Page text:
STATEMENT OF ETHOS
Culture and Tradition
The Mariannhill Mission Press is rooted in the vision of Abbot Francis Pfanner, founder of the Mariannhill Monastery. At the end of the 19th century he founded The Press, edited and printed
publications. In his view the press had to play a prominent role in the services of the missions. It is therefore due to his zeal and creativity and the dedication of his community for the press that the culture and tradition of the Mariannhill Mission Press is grounded.Read More
In May 2011, PIFSA, The Printing Industry Federation of South Africa produced its centenary publication celebrating 100 years of service to South Africa.
Patrick Lacy, the CEO of PIFSA says in his opening letter:
"It was, however, the missionary printers, inspired by evangelical enthusiasm, unrestrained by government monopoly and generously funded by influential backers, who spread the art and craft of printing throughout South Africa"
WE ARE 132 YEARS OLD BUT STILL ROCKING THE PRINT WORLD
In the six months we have been dealing with Mariannhill Mission Press Trust, we have been satisfied with their service delivery, attention to detail and high quality items produced. We found them very professional with a great attitude to their customers. We recommend this Company to any Business within the Pinetown/Highway area. Continue to be customer orientated.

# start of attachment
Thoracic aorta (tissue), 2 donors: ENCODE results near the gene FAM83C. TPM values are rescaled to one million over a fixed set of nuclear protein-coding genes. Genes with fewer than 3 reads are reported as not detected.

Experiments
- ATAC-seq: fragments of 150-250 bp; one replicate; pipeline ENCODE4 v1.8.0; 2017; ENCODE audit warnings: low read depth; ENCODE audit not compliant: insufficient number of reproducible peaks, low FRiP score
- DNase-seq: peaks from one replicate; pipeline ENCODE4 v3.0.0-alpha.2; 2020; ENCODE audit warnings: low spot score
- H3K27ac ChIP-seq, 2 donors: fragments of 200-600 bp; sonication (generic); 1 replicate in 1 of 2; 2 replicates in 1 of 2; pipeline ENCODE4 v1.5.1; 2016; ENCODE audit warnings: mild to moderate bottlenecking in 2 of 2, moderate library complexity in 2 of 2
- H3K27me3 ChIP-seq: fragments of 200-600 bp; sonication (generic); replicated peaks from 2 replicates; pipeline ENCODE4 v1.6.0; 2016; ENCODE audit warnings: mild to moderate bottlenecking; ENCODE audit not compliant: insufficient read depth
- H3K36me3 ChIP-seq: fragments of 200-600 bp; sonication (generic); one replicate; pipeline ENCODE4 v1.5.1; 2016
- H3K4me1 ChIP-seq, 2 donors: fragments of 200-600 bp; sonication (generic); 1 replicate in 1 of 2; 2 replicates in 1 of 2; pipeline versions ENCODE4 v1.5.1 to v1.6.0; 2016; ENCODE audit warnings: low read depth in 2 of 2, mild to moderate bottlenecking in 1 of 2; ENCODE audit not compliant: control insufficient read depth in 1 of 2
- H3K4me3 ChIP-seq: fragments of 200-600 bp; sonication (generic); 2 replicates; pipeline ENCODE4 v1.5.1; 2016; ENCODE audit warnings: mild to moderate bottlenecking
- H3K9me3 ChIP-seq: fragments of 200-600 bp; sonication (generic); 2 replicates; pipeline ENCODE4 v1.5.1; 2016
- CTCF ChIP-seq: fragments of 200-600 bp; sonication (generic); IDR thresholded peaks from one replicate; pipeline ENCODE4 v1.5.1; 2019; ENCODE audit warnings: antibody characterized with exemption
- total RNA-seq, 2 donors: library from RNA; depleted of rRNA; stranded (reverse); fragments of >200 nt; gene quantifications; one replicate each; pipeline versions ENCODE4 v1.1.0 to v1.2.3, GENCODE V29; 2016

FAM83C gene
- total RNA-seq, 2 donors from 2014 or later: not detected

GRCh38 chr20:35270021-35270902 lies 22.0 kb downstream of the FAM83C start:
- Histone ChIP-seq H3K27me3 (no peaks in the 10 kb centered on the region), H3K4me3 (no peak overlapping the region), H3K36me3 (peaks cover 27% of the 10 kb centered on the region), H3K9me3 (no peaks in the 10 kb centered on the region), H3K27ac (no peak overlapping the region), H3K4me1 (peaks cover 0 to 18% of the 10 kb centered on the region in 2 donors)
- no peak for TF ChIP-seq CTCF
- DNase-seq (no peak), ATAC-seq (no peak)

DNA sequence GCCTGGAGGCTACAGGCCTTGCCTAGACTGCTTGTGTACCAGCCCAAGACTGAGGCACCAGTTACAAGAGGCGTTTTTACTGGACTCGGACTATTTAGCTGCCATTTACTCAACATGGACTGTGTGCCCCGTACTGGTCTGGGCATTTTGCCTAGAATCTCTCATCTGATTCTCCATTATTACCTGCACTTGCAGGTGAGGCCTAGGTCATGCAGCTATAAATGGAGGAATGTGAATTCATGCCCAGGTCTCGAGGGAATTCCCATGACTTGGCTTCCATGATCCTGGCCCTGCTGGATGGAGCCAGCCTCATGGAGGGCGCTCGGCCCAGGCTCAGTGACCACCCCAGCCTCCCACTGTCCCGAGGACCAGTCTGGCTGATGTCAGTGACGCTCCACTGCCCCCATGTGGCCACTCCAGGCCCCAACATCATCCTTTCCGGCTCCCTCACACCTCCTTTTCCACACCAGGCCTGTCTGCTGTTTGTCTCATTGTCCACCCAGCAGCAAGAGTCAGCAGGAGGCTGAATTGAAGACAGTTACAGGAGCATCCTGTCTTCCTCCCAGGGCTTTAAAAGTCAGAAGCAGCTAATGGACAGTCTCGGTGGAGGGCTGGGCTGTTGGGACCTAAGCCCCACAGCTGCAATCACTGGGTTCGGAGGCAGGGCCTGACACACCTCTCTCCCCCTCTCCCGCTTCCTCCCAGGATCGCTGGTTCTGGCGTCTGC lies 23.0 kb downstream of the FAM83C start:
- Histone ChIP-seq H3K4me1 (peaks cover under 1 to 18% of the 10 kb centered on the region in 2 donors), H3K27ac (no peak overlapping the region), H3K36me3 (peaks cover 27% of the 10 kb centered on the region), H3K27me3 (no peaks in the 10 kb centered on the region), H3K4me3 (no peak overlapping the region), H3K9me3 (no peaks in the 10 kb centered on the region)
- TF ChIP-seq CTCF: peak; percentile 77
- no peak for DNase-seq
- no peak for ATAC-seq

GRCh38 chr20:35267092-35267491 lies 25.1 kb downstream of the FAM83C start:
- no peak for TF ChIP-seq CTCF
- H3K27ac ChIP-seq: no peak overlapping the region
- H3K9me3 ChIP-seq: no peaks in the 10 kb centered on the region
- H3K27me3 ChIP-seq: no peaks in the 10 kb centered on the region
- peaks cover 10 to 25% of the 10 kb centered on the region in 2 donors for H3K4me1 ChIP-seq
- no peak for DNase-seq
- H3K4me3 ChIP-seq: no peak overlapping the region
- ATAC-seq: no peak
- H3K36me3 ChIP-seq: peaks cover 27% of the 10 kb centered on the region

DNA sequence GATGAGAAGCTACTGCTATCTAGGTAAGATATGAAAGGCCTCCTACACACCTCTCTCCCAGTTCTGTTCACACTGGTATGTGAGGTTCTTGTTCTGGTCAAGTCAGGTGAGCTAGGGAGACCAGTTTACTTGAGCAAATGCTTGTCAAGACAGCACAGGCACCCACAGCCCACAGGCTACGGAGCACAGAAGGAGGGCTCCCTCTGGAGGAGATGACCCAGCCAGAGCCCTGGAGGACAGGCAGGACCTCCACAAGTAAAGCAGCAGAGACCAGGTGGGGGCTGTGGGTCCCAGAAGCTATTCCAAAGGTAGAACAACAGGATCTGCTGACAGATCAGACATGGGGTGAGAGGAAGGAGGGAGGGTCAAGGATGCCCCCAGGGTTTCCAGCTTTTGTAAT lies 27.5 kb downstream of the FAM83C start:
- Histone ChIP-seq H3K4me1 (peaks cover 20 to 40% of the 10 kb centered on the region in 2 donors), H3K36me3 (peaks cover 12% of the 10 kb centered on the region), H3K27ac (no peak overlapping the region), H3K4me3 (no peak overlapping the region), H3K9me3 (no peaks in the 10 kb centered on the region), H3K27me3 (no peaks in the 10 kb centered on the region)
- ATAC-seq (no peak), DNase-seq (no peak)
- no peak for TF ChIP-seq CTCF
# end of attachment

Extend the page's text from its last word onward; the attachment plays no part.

It’s so refreshing dealing with a team as efficient as Mariannhill Mission Press, from the very start to the very end of every job we are promised, and we get, nothing but the best at the most affordable prices! It’s a pleasure being one of their clients.
For over 10 years Mariannhill Mission Press as worked side by side with Pixel Graphics providing the best possible service at the best quality. The team has always accommodated us even when deadlines were almost merely impossible, and because of this I would recommend them any day.
WHY CHOOSE US?
The Press has the enviable distinction of being the largest and longest serving Catholic Press in South Africa. Today, 133 years later, it is still owned by the Congregation of Mariannhill Missionaries.